Podcasts are flourishing these days, and if you're using content marketing to promote your business…
It's a medium that's definitely worth adding to your arsenal.
You can talk about all kinds of things in a podcast, but one of the most popular things to do is to interview an industry expert.
When someone comes on your podcast for an interview, you're both getting something out of it.
For them, it's a great way to raise brand awareness and get themselves out there.
For you, it generates great content your audience will want to listen to.
Basically, everybody wins.
Interviews can be tricky sometimes.
Not only do you need to ask good questions, but you need to elicit great responses, too.
In a recent blog post, Copyblogger explains how to come up with more interesting questions for your guest, as well as how to help nudge them along and get longer answers that go into significantly more detail.
Ask better questions
When I began conducting podcast interviews, one of my biggest fears was that my guest would answer my question with a simple “yes” or “no,” and I would be caught off guard without having a follow-up question ready.
The fear was not entirely unfounded, as that very scenario has happened to me on more than one occasion.
It turns out, in order to get interesting responses, you have to ask the right questions.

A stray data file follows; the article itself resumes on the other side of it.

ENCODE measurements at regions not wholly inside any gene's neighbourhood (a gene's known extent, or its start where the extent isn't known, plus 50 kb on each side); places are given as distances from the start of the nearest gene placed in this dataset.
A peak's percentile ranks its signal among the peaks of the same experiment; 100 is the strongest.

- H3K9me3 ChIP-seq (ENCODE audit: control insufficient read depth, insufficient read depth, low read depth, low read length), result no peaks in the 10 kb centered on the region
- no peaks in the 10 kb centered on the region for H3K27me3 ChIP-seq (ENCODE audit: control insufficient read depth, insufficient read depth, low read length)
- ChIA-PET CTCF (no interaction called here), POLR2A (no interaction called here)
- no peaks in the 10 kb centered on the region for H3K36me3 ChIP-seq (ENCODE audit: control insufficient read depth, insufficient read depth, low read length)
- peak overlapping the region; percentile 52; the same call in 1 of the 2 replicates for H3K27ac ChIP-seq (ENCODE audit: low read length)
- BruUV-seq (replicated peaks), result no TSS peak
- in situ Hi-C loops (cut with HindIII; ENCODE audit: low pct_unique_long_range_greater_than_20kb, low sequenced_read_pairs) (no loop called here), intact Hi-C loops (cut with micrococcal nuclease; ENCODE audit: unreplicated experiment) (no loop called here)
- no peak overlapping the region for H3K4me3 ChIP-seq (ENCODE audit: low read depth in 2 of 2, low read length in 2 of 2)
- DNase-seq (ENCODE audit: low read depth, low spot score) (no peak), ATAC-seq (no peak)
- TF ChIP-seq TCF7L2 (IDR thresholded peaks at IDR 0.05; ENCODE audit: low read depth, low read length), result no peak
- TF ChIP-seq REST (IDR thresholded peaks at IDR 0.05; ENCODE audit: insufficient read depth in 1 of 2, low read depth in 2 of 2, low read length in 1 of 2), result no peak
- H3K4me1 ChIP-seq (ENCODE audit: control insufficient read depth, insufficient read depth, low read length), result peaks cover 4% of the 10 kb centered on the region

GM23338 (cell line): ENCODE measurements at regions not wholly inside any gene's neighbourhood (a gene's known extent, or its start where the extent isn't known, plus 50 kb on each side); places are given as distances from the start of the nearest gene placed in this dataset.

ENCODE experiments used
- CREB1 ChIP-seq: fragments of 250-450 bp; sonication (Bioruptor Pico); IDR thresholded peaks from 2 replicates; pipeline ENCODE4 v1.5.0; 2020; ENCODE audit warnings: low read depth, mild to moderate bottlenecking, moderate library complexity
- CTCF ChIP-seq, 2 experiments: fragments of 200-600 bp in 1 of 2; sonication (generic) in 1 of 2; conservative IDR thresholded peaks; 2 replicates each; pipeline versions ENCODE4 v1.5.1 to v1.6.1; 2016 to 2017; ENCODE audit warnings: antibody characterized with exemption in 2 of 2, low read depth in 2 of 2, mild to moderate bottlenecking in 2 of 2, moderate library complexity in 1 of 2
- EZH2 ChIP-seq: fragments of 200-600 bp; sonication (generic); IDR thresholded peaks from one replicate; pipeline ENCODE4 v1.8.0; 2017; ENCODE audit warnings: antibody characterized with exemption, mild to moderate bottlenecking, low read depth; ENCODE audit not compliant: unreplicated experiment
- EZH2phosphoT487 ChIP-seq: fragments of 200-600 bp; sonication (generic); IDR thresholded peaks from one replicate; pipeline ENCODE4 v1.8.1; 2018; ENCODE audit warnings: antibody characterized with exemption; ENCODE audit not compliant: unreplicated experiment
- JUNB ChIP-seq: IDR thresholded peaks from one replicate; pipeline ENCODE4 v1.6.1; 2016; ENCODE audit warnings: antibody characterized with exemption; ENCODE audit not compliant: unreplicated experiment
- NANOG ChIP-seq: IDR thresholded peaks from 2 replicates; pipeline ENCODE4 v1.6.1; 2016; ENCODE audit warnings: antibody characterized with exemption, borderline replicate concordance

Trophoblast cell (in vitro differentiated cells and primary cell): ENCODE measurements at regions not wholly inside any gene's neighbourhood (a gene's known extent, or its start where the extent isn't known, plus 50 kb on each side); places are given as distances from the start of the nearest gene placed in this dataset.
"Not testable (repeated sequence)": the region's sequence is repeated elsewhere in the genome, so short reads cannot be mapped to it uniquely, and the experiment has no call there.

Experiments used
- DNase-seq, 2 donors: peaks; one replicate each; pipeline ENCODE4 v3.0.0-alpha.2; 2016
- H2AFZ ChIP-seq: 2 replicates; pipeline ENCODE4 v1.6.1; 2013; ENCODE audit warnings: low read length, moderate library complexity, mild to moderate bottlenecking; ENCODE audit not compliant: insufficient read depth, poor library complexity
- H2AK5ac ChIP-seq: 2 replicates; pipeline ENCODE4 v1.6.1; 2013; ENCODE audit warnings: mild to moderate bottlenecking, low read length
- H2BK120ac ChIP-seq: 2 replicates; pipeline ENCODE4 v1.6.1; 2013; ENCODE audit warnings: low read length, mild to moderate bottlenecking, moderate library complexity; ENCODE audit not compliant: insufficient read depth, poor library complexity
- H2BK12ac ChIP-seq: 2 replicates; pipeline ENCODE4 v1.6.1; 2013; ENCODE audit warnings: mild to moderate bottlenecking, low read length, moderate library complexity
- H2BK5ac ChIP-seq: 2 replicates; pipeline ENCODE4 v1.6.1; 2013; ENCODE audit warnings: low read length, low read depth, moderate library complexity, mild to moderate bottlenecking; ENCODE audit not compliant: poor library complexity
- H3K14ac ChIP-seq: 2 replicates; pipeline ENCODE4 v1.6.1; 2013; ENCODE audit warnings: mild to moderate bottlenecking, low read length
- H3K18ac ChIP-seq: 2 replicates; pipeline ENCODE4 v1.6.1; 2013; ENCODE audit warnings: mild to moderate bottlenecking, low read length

What, how, and why
“The question is just as important as the answer.” – Charlie Rose
The best questions will entice your guest to open up in unique ways. It’s your job to ask questions that make it easy for your guest to shine.
- What was it like?
- How did that feel?
- Why did you ___?
What, how, and why questions are an interviewer’s best friend: they prompt your guest to describe something, look a little deeper, and avoid a one-word answer.
Can silence produce better podcast interviews?
The next time you are having a conversation with a friend or coworker, try this small, three-step experiment:
- Ask, “What did you do last night?”
- Listen attentively until they stop talking.
- In your head, count to five.
Nearly every single time you do this, your friend will start talking again — and typically elaborate on their previous answer.
As humans, we are conditioned to avoid those awkward pauses. Smart interviewers can use them to draw out more from their guests.
Former PBS NewsHour anchor Jim Lehrer describes it as:
“If you resist the temptation to respond too quickly to the answer, you’ll discover something almost magical. The other person will either expand on what he’s already said or he’ll go in a different direction. Either way, he’s expanding his response, and you get a clear view into his head and heart.”
When you leave space for your guests to respond, it will seem agonizing at first. But the rewards are worth it — a deeper conversation and a better understanding of your guest’s true nature.
You can learn more about how to host a great podcast over at Copyblogger.
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